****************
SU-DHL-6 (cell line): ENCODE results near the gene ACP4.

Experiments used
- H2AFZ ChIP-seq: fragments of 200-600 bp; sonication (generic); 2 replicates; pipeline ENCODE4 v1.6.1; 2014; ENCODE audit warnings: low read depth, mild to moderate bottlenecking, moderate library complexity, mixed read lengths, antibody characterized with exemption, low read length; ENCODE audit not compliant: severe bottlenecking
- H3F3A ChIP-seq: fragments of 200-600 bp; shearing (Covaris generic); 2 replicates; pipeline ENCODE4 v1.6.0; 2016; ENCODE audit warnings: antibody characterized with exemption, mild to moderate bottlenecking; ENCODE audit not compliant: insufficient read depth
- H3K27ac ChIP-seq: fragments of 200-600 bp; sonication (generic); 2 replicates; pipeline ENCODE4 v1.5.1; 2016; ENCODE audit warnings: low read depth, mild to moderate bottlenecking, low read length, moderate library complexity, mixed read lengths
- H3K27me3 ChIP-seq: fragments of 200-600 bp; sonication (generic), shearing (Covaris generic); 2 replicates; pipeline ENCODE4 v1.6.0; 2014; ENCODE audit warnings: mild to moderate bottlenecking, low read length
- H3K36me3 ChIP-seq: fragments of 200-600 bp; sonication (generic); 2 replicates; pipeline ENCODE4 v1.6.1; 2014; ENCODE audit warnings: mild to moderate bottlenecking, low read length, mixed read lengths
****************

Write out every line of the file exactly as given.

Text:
SU-DHL-6 (cell line): ENCODE results near the gene ACP4.

Experiments used
- H2AFZ ChIP-seq: fragments of 200-600 bp; sonication (generic); 2 replicates; pipeline ENCODE4 v1.6.1; 2014; ENCODE audit warnings: low read depth, mild to moderate bottlenecking, moderate library complexity, mixed read lengths, antibody characterized with exemption, low read length; ENCODE audit not compliant: severe bottlenecking
- H3F3A ChIP-seq: fragments of 200-600 bp; shearing (Covaris generic); 2 replicates; pipeline ENCODE4 v1.6.0; 2016; ENCODE audit warnings: antibody characterized with exemption, mild to moderate bottlenecking; ENCODE audit not compliant: insufficient read depth
- H3K27ac ChIP-seq: fragments of 200-600 bp; sonication (generic); 2 replicates; pipeline ENCODE4 v1.5.1; 2016; ENCODE audit warnings: low read depth, mild to moderate bottlenecking, low read length, moderate library complexity, mixed read lengths
- H3K27me3 ChIP-seq: fragments of 200-600 bp; sonication (generic), shearing (Covaris generic); 2 replicates; pipeline ENCODE4 v1.6.0; 2014; ENCODE audit warnings: mild to moderate bottlenecking, low read length
- H3K36me3 ChIP-seq: fragments of 200-600 bp; sonication (generic); 2 replicates; pipeline ENCODE4 v1.6.1; 2014; ENCODE audit warnings: mild to moderate bottlenecking, low read length, mixed read lengths